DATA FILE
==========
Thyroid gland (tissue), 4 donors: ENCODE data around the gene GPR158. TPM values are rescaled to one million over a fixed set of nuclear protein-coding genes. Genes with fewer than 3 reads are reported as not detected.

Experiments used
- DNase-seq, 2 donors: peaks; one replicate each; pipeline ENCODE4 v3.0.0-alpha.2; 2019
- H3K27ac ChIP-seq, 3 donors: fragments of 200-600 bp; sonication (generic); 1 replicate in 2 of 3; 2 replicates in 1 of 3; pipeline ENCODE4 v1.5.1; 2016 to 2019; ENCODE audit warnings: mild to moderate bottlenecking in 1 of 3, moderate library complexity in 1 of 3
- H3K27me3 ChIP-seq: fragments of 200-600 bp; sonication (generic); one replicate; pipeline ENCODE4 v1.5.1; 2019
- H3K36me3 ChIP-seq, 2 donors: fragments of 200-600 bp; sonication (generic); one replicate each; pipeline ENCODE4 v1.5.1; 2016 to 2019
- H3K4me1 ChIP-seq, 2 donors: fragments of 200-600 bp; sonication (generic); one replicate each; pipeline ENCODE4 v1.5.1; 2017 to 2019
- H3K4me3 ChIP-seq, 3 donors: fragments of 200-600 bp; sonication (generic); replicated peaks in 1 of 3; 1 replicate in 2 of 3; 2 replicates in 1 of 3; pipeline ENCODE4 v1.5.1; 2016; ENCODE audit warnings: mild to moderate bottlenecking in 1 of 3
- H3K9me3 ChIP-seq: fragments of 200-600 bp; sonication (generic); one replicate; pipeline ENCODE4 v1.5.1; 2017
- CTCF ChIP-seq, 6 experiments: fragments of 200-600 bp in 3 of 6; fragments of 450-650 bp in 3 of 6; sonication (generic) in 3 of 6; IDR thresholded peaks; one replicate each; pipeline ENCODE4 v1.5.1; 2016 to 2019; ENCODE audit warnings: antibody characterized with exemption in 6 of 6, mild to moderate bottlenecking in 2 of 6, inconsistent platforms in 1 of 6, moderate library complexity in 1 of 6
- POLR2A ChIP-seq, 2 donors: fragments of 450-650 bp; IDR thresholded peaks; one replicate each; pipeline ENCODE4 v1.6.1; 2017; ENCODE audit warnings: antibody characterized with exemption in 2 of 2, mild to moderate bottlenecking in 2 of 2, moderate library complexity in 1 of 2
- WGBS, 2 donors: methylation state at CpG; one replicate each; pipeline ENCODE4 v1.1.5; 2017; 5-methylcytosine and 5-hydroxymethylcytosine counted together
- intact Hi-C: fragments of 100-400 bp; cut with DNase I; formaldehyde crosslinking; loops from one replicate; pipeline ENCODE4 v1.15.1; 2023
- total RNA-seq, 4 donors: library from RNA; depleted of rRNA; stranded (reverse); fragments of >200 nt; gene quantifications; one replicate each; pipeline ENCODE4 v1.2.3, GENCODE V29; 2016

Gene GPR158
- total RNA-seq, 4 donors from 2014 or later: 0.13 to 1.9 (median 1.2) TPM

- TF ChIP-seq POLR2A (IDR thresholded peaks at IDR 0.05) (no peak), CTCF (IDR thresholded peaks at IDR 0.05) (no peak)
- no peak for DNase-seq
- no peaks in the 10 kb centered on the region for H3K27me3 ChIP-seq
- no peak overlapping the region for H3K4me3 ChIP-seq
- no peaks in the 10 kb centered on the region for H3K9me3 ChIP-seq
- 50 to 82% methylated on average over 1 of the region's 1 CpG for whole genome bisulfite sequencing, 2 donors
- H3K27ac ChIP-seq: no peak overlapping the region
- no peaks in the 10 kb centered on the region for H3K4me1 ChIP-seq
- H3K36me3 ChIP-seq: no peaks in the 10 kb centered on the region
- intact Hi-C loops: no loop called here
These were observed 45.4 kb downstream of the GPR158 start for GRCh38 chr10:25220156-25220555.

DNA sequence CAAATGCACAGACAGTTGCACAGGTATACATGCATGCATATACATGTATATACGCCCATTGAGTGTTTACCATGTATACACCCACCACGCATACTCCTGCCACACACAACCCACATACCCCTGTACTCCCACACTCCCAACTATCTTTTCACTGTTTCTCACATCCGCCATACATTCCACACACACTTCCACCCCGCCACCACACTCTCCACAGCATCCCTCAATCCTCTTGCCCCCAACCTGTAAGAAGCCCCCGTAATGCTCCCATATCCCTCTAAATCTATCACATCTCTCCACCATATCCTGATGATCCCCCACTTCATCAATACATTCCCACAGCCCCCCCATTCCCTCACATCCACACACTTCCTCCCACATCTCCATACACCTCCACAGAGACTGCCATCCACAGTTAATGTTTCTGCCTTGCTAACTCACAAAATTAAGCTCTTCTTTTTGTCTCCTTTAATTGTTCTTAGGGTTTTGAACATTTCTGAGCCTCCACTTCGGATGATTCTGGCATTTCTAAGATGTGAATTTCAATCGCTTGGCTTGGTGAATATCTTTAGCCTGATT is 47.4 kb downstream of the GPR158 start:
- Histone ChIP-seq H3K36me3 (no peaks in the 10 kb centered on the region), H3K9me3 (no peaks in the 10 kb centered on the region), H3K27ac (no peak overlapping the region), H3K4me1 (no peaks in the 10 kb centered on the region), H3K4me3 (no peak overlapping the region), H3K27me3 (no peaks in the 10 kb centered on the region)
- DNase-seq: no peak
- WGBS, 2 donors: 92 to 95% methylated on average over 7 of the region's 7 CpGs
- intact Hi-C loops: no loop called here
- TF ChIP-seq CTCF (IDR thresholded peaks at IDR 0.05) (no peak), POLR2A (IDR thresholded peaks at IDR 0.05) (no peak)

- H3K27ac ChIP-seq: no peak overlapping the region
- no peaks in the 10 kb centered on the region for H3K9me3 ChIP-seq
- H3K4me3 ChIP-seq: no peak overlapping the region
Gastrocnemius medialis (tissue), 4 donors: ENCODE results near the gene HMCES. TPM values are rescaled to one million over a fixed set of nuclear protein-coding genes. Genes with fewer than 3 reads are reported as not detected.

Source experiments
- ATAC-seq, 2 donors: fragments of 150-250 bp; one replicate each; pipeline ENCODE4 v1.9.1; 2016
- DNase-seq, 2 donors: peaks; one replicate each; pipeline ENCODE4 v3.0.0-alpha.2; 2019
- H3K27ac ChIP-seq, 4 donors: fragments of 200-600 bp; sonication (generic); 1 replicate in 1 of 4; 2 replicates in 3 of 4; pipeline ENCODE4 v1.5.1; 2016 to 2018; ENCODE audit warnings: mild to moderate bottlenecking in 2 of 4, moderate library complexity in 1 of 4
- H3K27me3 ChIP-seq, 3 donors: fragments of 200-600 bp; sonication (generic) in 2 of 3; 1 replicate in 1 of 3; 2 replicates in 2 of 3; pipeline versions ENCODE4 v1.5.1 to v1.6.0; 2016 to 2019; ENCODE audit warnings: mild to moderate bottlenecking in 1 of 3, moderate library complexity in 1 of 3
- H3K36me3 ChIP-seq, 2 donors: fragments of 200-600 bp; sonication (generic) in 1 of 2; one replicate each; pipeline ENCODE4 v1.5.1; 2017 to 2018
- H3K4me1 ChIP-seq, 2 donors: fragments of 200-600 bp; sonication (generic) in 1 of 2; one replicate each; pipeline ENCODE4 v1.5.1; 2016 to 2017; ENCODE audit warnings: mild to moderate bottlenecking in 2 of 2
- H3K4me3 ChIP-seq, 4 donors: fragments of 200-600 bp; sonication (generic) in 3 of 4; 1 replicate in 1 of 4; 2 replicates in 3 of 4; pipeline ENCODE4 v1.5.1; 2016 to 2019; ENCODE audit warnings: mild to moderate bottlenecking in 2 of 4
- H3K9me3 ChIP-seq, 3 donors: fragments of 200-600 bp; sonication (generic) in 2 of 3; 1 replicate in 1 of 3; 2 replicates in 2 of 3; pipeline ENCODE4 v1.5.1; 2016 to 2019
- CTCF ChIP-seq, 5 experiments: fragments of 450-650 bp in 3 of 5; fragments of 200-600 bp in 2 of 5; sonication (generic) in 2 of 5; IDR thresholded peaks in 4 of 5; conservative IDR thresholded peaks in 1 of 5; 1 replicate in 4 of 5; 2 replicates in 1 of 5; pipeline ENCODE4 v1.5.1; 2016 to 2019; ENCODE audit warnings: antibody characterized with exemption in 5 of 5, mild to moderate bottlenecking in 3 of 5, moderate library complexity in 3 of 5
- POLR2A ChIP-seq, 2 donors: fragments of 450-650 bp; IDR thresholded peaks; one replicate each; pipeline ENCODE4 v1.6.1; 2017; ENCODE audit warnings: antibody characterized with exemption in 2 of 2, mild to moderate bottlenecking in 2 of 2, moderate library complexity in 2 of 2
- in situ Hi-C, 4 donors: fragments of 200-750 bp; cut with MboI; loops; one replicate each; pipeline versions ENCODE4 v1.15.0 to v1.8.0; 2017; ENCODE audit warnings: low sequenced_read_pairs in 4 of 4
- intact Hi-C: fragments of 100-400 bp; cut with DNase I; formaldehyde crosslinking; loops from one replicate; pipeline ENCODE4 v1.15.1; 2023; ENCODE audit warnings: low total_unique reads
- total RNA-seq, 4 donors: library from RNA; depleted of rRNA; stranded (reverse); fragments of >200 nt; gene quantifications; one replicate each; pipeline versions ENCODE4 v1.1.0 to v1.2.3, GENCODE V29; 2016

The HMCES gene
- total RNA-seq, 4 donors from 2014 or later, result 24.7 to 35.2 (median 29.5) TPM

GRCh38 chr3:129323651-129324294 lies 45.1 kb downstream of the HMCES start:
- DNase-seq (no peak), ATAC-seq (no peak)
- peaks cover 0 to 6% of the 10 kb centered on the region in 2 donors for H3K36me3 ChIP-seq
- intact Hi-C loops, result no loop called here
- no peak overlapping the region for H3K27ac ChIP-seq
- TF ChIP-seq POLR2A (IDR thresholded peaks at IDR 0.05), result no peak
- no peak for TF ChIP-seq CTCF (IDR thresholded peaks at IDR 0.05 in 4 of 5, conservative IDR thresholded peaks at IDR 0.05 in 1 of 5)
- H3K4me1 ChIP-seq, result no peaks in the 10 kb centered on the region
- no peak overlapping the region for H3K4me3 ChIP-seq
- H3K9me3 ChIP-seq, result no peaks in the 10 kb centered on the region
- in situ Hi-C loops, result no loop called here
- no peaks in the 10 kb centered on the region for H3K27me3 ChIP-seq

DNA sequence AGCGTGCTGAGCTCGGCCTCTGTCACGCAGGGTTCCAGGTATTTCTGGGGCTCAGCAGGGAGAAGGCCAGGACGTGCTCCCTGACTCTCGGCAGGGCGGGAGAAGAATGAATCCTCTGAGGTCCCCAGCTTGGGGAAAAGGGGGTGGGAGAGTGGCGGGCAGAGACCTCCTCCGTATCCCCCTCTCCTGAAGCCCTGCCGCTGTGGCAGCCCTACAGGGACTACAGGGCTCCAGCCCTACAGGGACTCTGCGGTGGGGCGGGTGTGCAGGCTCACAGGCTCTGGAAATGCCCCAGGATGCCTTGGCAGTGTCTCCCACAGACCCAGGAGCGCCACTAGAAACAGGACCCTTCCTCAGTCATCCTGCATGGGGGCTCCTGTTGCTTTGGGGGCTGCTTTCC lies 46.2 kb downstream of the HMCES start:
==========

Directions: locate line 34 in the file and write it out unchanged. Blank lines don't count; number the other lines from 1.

- H3K27ac ChIP-seq: no peak overlapping the region